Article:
// outsiders can't touch them

  function private() { ... }

These problems might not just be obvious in daily jobs, but when it comes to event emitters this becomes a critical problem, you might be receiving events one place and not other. Probably now you know why.

Android Recyclerview vs ListView with Viewholder

With the advent of Android Lollipop, the RecyclerView made its way officially. The RecyclerView is much more powerful, flexible and a major enhancement over ListView. I will try to give you a detailed insight into it.

1) ViewHolder Pattern

In a ListView, it was recommended to use the ViewHolder pattern but it was never a compulsion. In case of RecyclerView, this is mandatory using the RecyclerView.ViewHolder class. This is one of the major differences between the ListView and the RecyclerView.
It makes things a bit more complex in RecyclerView but a lot of problems that we faced in the ListView are solved efficiently.

2) LayoutManager

This is another massive enhancement brought to the RecyclerView. In a ListView, the only type of view available is the vertical ListView. There is no official way to even implement a horizontal ListView.
Now using a RecyclerView, we can have a
i) LinearLayoutManager - which supports both vertical and horizontal lists,
ii) StaggeredLayoutManager - which supports Pinterest like staggered lists,
iii) GridLayoutManager - which supports displaying grids as seen in Gallery apps.
And the best thing is that we can do all these dynamically as we want.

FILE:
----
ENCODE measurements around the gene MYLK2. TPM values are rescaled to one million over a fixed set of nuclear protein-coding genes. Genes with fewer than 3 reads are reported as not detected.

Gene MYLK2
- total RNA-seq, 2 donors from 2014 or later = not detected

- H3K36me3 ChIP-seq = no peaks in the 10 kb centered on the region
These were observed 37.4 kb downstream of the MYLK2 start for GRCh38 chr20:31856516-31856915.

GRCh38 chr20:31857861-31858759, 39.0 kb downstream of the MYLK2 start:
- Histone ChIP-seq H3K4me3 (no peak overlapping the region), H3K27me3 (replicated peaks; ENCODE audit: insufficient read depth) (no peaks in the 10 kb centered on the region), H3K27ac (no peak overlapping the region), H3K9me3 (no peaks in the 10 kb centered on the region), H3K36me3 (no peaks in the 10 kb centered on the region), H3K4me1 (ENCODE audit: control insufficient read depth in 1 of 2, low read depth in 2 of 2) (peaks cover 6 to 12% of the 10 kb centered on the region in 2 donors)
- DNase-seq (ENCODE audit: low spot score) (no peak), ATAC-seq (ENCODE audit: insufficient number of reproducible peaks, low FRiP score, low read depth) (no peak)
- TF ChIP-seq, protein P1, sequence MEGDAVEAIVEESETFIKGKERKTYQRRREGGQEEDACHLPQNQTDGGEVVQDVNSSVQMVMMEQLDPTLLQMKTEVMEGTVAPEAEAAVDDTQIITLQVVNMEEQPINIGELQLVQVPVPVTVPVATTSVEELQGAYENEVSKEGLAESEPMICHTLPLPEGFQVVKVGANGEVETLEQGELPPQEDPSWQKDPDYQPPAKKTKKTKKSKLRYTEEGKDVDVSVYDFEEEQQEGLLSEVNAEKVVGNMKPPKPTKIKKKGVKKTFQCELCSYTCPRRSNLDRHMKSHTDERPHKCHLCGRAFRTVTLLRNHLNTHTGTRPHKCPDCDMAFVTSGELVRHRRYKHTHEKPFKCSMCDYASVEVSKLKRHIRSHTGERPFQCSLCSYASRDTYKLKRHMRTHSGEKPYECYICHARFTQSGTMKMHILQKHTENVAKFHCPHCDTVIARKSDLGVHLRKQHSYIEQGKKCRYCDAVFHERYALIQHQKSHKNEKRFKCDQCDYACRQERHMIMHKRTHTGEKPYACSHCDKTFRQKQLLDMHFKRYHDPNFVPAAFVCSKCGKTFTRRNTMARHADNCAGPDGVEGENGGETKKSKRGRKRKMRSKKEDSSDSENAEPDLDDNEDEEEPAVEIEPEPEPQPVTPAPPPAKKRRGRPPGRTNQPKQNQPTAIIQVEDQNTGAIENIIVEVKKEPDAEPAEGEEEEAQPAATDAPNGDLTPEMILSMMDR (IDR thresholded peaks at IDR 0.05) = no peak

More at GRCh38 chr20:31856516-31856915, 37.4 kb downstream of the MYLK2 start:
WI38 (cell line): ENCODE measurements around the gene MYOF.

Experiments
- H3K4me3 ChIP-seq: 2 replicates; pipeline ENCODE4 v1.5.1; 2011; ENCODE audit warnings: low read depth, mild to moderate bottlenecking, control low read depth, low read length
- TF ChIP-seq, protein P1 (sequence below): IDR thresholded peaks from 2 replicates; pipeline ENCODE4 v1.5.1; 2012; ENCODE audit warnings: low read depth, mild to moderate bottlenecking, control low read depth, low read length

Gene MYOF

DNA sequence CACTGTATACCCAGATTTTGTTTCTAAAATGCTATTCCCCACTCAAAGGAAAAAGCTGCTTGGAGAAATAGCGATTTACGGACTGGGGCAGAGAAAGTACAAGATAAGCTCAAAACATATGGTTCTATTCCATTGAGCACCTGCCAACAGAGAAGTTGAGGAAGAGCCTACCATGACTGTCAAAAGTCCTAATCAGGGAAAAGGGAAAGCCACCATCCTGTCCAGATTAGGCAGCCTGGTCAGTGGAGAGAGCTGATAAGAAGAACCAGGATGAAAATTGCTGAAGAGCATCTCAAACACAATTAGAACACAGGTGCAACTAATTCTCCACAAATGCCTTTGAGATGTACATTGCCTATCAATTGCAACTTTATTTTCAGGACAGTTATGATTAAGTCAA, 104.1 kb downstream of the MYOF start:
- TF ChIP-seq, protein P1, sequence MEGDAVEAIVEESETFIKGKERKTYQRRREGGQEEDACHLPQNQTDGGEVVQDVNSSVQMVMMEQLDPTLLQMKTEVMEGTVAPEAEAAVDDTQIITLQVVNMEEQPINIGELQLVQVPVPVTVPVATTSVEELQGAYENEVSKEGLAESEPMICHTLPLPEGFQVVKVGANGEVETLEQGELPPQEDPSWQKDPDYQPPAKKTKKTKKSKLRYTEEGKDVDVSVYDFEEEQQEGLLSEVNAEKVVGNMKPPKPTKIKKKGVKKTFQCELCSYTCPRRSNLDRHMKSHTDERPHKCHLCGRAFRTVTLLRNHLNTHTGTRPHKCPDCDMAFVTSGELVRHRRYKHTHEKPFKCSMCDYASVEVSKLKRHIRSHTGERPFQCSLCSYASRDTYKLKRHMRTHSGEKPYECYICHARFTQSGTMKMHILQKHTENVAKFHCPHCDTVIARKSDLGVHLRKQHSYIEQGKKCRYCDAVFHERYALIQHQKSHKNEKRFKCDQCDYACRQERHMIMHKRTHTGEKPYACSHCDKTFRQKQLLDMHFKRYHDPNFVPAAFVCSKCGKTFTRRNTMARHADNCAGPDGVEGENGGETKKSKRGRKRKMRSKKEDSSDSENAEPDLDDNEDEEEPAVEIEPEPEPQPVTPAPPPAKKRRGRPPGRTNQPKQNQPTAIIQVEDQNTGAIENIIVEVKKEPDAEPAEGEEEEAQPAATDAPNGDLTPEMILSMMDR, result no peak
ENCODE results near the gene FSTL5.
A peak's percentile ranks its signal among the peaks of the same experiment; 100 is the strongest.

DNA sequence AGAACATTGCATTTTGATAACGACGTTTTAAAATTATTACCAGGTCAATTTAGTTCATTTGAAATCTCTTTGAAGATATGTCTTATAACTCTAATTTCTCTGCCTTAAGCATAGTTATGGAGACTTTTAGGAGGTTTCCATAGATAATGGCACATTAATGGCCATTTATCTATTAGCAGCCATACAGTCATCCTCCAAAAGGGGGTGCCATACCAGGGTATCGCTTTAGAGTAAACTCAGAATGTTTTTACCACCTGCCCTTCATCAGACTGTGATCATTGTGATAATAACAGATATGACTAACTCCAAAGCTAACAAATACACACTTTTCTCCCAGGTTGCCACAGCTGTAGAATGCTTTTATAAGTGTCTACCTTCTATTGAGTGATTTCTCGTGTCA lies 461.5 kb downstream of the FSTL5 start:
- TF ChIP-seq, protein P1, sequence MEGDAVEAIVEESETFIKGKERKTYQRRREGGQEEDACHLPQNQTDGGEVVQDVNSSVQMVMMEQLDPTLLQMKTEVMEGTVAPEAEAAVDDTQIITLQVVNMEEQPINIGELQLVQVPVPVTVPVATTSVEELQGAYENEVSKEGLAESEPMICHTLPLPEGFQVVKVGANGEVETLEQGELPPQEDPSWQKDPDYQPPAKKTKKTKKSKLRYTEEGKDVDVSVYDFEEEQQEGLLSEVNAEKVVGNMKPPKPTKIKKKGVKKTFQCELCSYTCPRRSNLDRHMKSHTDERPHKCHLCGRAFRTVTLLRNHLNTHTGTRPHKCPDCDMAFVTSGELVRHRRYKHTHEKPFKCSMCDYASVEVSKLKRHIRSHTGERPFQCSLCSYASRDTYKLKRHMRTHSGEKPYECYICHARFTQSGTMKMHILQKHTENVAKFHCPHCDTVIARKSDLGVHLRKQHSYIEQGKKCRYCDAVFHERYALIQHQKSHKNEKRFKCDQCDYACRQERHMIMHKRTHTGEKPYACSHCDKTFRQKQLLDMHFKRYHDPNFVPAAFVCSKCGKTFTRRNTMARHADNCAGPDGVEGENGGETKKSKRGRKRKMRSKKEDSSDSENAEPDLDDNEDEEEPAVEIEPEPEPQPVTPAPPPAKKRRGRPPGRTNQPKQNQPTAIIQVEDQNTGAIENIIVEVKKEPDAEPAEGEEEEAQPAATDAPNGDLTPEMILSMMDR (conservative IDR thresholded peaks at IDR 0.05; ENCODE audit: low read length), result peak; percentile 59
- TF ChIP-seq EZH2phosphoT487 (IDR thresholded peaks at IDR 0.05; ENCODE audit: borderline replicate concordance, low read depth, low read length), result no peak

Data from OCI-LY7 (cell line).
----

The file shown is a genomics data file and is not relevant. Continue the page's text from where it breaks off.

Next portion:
3) Item Animator

ListViews are lacking in support of good animations, but the RecyclerView brings a whole new dimension to it. Using the RecyclerView.ItemAnimator class, animating the views becomes so much easy and intuitive.

4) Item Decoration

In case of ListViews, dynamically decorating items like adding borders or dividers was never easy. But in case of RecyclerView, the RecyclerView.ItemDecorator class gives huge control to the developers but makes things a bit more time consuming and complex.

5) OnItemTouchListener

Intercepting item clicks on a ListView was simple, thanks to its AdapterView.OnItemClickListener interface. But the RecyclerView gives much more power and control to its developers by the RecyclerView.OnItemTouchListener but it complicates things a bit for the developer.
In simple words, the RecyclerView is much more customizable than the ListView and gives a lot of control and power to its developers.

Build the Android Source for helios x20

  Image result for helio x20


Please refer to AOSP website and follow all the instruction mentioned there. Read and prepare carefully through the link, .

Pay attention to the following key points:

GUN/Linux distribution selecting: We strongly recommend you install Ubuntu 14.04 (Trusty) to  build the environment;